Is Scientology a force for good?
The true religion of Scientology
Scientology has never stopped cashing in on the ambivalence between being a religion and being a self-help- and education organisation. Even their entry-level information seems carefully crafted to convey the message that they are a religion without disclosing anything actually requiring faith to be accepted. Much of this is thanks to the use of neo-English vocabulary, that resemble scientific terms or borders on concepts from other religions, but whose meaning can only become clear by going deeper inside the religion.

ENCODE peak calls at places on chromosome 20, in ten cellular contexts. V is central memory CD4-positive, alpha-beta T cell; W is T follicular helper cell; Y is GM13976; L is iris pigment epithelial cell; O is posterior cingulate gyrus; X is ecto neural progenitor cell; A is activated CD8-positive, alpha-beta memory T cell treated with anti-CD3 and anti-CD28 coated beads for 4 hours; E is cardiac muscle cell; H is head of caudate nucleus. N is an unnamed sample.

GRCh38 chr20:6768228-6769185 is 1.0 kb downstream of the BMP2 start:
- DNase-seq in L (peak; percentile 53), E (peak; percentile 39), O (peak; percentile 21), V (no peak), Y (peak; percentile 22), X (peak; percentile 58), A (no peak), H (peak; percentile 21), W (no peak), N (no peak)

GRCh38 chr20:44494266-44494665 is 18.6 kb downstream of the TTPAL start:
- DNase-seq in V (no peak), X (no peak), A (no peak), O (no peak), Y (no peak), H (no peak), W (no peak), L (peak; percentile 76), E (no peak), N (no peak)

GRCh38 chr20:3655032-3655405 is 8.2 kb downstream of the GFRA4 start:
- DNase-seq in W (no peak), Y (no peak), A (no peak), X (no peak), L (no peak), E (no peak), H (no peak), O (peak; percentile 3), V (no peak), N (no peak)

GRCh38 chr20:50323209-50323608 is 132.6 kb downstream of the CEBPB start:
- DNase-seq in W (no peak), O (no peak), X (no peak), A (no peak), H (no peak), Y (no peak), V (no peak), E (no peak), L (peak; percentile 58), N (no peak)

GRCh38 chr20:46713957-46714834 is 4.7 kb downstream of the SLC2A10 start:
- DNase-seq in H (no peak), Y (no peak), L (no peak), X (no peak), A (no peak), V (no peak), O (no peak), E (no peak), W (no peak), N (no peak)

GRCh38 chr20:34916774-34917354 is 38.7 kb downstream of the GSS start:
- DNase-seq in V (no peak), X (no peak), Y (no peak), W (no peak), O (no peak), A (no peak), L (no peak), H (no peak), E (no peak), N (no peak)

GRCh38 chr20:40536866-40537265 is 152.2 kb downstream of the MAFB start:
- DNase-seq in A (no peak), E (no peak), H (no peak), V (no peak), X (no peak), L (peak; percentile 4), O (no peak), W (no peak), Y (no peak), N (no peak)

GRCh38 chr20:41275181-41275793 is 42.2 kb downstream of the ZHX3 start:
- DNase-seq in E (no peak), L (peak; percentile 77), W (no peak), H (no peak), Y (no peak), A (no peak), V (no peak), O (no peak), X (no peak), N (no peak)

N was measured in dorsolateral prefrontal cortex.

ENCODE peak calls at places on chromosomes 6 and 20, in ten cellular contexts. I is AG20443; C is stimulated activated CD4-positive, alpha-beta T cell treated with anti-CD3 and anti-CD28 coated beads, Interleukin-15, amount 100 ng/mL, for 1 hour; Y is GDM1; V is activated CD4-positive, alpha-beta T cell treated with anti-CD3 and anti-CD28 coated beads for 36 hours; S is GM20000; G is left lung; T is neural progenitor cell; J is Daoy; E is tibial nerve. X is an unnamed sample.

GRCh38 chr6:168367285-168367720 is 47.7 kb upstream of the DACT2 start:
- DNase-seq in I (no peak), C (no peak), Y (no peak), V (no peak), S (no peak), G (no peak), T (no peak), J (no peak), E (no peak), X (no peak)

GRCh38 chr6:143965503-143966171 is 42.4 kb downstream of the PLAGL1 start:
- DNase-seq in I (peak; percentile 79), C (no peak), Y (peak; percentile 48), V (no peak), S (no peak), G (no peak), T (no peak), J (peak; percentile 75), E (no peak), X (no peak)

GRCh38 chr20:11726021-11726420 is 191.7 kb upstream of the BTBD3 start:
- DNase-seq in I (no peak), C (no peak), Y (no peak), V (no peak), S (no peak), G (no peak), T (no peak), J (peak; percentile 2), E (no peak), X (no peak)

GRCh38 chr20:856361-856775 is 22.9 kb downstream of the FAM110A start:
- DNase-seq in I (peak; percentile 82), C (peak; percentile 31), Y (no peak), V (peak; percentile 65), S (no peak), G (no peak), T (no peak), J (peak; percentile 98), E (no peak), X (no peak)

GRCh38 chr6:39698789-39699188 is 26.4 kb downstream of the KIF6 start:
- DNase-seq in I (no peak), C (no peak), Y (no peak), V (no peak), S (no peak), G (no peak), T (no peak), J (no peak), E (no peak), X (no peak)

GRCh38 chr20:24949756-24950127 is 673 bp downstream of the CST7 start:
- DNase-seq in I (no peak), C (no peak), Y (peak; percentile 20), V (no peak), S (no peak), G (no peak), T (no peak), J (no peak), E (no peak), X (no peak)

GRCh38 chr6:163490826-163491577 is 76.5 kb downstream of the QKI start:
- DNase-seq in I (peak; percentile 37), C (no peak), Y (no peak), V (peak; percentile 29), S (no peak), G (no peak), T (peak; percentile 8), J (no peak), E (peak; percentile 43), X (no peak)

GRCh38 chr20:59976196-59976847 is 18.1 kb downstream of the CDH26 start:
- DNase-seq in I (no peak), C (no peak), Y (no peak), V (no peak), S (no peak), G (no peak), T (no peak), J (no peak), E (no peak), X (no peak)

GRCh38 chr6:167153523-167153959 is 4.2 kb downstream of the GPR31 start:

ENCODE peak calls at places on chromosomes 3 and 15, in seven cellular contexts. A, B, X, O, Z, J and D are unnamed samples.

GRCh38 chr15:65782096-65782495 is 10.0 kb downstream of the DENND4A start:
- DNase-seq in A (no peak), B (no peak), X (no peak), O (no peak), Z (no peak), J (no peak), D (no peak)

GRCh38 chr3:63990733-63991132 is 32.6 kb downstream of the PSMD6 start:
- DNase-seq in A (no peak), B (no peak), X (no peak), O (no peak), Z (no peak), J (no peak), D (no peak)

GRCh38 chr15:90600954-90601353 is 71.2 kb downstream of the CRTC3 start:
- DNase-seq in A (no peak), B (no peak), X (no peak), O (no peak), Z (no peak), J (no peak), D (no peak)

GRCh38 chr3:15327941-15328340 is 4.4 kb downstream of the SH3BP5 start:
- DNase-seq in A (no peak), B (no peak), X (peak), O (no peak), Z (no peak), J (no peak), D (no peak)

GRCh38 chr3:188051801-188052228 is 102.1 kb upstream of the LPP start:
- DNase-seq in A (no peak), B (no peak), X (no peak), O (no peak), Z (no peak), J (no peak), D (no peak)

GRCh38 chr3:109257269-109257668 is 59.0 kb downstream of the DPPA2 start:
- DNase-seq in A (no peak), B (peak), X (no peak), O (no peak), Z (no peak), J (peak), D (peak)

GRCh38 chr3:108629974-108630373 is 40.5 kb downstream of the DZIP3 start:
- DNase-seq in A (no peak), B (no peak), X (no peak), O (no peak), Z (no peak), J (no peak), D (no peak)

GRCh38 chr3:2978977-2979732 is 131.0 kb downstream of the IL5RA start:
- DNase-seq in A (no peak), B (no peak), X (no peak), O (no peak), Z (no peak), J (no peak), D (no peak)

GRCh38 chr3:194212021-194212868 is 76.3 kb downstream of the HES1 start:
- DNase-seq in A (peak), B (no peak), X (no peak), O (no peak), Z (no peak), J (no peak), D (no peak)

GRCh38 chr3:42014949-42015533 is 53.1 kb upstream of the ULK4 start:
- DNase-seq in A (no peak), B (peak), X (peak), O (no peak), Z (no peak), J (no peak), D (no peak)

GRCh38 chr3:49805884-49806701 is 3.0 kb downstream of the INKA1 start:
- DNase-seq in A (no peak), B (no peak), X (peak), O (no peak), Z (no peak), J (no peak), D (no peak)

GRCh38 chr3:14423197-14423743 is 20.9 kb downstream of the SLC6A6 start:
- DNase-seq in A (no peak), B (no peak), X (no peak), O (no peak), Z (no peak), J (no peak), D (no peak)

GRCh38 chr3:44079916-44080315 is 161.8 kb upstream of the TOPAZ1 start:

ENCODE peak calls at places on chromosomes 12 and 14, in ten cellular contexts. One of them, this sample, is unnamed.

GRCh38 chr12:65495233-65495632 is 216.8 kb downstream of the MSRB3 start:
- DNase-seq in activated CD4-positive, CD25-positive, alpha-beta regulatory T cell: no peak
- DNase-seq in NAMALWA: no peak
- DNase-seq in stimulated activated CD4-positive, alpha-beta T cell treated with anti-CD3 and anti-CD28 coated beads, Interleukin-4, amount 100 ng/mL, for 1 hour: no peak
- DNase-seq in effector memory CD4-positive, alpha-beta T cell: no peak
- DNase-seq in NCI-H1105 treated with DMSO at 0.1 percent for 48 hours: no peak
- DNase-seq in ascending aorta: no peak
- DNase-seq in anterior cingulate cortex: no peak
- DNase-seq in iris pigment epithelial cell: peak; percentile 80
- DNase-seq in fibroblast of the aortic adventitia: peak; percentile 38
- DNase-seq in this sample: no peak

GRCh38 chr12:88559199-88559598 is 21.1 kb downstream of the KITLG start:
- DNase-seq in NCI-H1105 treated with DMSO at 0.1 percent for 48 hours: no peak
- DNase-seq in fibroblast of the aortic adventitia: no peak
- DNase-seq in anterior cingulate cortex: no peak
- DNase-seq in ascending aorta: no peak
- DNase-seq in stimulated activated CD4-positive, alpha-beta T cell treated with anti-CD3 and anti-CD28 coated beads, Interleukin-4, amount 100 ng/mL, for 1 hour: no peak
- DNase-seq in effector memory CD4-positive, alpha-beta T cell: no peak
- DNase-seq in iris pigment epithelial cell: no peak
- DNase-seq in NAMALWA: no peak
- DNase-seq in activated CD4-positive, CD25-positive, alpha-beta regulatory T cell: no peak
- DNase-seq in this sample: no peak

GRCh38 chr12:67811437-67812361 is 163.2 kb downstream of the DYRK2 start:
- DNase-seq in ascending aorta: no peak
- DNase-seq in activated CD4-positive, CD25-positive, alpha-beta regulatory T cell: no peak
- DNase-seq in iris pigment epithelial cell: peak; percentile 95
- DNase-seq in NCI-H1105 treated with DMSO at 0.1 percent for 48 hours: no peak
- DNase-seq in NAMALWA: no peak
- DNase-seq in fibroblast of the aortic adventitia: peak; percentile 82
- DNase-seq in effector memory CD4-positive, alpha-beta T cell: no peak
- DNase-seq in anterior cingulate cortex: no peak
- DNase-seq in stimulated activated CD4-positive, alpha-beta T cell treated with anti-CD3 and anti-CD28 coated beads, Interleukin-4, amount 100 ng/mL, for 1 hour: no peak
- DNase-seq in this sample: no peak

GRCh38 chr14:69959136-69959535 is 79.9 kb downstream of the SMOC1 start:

If the U.S. military did its recruitment in the style of Scientology you would be told that the aim of the Army was to do Good in the world. You would be shown that it involved green camouflage clothes, collaborating with peers, bunking together and eating together. You would see physical training and soldiers endeavouring to become ever better, ever stronger. You would never quite understand the difference with Fire-fighting training though, except that fire-fighters have a clear objective which is to fight fires wherever they broke out. Then finally, when all your ties to society were cut, you had no other financial prospects lined up and the Army had essentially become your family and survival strategy, the advanced training would mention ‘the use of weapons’, train you in their use and inform you of the fact that ‘any moment now a battalion of enemy tanks would come over that ridge and would require stopping ‘. While we think that the fighting-wars part is pretty much integral and essential part to the being-a-soldier-deal, Scientology believes you must be kept unaware of even the existence of its more esoteric teachings until you have invested all and advanced to the right level.